First Edition of the First Complete English Translation, With All Thirty-Seven Geometric Figures with Overslips
EUCLID. Elements of Geometrie. Faithfully (now first) translated in the Englishe toung, by H. Billingsley, Citizen of London. Whereunto are annexed certaine Scholies, Annotations, and Inventions, of the best Mathematiciens, both of time past, and in this our age. With a very fruitfull Præface made by M. I. Dee, specifying the chiefe Mathematicall Scie[n]ces, what they are, and wherunto commodious: where, also, are disclosed certaine new Secrets Mathematicall and Mechanicall, untill these our daies, greatly missed. London: Imprinted...by John Daye , 1570.
First edition of the first complete English translation of Euclid’s Elementa (first published in Venice in 1482 by Erhard Ratdolt), and with all thirty-seven geometric figures with overslips, some figures with multiple overslips Folio (11 3/4 x 8 1/4 inches; 297 x 210 mm). [28], 203, 205-464, [1, colophon and portrait] leaves (number 204 omitted in foliation) and with the folding letterpress “Groundplat” or table accompanying John Dee’s preface. Title within allegorical woodcut border (McKerrow and Ferguson 99) showing, at top, Time bringing Truth and Antiquity to light, and with the figures of Ptolomeus, Marinus, Aratus, Strabo, Hipparchus, Polibius, Geometria, Astronomia, Arithmetica, and Musica on the sides, and Mercurius at the bottom. Woodcut geometrical diagrams throughout, with a total thirty-seven with overslips in Book XI. Some of these 37 figures have multiple overslips. Woodcut portrait of John Day on colophon leaf. Decorative woodcut head- and tail-pieces and initials. The overslips were originally printed as six bifolia bound in at the end (and are often found defective or lacking).

Contemporary full brown calf neatly rebacked to style with early red morocco spine label, lettered in gilt. Ruled in blind on front boards. Board edges ruled in gilt. Some minor marginal, dampstaining and light soiling. A tiny wormhole ot outer margin, only occasionally touching text, mainly marginal notes. some minor marginalia. Boards with a few scuffs and scratches. Overall, an excellent copy, very clean overall and on strong paper.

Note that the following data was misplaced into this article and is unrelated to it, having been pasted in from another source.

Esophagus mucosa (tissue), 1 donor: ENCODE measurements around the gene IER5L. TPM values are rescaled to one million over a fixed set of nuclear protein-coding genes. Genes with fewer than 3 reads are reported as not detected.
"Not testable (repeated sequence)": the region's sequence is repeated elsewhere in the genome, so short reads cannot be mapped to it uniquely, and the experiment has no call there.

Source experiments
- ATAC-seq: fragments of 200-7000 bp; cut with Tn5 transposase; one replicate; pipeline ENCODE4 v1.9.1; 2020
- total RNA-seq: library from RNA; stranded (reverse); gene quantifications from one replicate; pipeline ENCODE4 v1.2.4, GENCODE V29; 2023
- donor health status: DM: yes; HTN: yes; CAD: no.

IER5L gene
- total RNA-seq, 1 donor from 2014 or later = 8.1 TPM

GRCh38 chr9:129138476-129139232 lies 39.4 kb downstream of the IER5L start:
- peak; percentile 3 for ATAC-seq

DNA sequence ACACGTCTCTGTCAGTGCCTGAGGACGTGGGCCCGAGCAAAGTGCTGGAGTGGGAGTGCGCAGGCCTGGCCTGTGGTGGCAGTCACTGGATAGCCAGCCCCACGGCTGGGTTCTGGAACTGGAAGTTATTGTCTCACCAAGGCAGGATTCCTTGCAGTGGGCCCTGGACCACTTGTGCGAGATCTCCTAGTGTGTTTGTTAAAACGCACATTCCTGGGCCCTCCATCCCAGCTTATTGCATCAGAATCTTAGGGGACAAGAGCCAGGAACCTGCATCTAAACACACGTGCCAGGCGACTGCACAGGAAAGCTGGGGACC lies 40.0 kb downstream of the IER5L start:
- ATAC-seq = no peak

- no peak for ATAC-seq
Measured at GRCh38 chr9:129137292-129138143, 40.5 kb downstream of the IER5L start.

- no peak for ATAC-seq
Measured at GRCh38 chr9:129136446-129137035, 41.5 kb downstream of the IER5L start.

“Euclid’s ‘Elements of Geometry’ is the oldest mathematical textbook in the world still in common use today. Its author was a Greek mathematician living about 300 B.C. who founded a mathematical school in Alexandria in the reign of Ptolemy I. The ‘Elements’ is a compilation of all earlier Greek mathematical knowledge since Pythagoras, organized into a consistent system so that each theorem follows logically from its predecessor; and in this simplicity lies the secret of its success. Of the thirteen books into which it is divided, nos. 1 to 4 are on plane geometry; 5 and 6 on the theory of proportion due to Eudoxus and its application; 7 to 9 on the properties of numbers; 10 on irrational quantities; 11 to 13 on solid geometry culminating in the proof that there are only five regular solids; books 14 and 15 were added later but are not by Euclid...The ‘Elements’ remained the common school textbook of geometry for hundreds of years and about one thousand editions and translations have been published” (Printing and the Mind of Man 25, citing the 1482 first edition).

This first English Euclid is the result of a collaboration between the haberdasher Henry Billingsley and the occultist, mathematician, alderman and traveler John Dee. Due to Dee’s erudition in things arithmetical, it had been presumed that Dee was responsible for the translation of Euclid, as well as the preface, here offered. It now seems certain that Billingsley must be given full credit for the translation. Billingsley studied at both Oxford and Cambridge but earned a degree at neither (common at the time). Billingsley’s subsequent career career was chiefly mercantile, though he ultimately became Lord Mayor of London (1597) and a Member of Parliament for the City (1603). Dr. Dee was England’s great alchemist.

Honeyman 1008. Horblit Library 342. STC 10560. Thomas-Stanford 41.

HBS # 68270 $95,000